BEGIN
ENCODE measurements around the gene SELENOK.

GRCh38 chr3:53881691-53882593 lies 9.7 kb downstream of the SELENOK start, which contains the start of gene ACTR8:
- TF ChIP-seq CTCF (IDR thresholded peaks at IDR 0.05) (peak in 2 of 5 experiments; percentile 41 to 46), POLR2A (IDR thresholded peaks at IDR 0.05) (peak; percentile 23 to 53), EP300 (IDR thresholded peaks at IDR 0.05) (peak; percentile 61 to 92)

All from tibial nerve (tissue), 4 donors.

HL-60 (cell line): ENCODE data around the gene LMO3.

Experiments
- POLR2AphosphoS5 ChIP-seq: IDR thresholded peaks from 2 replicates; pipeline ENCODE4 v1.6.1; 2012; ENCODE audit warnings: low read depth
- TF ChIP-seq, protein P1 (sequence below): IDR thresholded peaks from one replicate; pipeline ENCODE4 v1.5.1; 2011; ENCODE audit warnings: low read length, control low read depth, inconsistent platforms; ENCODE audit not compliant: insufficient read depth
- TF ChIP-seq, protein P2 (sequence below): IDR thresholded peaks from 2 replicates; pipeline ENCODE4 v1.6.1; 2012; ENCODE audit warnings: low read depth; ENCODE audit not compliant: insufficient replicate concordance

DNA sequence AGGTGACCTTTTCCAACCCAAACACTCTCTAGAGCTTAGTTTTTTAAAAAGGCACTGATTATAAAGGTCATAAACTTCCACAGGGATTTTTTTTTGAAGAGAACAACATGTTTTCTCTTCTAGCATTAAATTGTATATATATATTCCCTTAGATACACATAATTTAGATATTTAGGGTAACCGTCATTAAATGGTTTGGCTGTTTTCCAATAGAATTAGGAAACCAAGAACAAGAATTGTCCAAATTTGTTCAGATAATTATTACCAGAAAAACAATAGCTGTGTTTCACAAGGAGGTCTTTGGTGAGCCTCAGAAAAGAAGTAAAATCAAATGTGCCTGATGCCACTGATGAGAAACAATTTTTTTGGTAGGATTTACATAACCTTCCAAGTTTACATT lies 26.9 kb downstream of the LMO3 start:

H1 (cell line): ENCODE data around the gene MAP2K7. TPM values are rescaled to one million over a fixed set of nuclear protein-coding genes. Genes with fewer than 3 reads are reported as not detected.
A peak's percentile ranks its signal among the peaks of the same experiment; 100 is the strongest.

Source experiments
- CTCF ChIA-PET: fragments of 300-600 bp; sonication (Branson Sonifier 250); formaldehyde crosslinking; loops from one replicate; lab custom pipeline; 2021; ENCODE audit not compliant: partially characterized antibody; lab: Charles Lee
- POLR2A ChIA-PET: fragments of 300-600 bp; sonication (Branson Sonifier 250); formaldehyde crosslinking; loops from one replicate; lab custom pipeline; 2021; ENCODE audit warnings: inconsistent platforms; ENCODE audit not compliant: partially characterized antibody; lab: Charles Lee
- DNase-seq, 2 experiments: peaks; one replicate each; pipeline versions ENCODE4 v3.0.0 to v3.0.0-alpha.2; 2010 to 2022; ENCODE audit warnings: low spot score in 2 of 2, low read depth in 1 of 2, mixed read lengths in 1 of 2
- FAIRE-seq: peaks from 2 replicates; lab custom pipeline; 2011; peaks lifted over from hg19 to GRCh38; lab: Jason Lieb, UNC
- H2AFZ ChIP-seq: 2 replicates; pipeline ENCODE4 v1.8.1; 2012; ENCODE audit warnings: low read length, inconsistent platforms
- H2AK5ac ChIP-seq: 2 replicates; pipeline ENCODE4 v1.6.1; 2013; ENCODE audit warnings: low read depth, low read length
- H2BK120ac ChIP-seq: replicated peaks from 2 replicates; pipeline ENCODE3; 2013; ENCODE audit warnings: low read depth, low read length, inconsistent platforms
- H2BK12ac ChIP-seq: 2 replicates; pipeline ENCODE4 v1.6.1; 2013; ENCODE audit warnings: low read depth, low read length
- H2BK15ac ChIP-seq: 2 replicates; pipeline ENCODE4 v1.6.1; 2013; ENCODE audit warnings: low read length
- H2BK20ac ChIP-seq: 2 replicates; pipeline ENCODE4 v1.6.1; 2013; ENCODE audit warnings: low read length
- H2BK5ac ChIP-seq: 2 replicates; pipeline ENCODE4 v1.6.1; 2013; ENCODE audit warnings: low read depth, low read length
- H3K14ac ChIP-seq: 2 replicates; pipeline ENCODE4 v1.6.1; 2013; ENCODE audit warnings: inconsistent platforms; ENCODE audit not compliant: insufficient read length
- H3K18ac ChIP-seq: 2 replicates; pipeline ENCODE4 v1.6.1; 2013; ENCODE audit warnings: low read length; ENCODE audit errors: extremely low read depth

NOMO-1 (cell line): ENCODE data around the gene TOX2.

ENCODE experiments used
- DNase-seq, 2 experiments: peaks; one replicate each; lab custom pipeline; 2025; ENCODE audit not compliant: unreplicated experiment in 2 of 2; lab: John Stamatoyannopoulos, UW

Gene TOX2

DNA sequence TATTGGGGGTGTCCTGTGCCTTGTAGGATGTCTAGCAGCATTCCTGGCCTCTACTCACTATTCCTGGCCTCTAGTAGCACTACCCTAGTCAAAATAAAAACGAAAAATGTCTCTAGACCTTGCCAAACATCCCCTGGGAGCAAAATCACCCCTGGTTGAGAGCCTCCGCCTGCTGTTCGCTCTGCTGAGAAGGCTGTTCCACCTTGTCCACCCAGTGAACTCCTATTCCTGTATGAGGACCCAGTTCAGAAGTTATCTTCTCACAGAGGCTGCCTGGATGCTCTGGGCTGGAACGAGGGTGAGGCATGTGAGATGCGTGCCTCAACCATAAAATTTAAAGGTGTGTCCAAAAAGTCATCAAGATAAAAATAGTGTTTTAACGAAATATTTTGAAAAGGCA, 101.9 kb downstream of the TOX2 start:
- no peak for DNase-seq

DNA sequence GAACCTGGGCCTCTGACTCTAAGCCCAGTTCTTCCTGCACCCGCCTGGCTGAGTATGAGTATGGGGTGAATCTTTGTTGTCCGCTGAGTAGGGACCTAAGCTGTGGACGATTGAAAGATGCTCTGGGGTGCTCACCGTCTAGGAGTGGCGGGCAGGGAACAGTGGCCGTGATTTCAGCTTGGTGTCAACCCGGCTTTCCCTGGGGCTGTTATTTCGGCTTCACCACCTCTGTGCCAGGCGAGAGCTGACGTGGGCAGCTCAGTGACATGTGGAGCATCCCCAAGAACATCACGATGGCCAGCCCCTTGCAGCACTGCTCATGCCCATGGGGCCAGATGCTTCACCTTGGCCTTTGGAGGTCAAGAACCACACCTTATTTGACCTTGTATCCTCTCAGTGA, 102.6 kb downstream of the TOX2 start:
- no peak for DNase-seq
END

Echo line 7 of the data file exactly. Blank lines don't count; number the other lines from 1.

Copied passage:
- POLR2AphosphoS5 ChIP-seq: IDR thresholded peaks from 2 replicates; pipeline ENCODE4 v1.6.1; 2012; ENCODE audit warnings: low read depth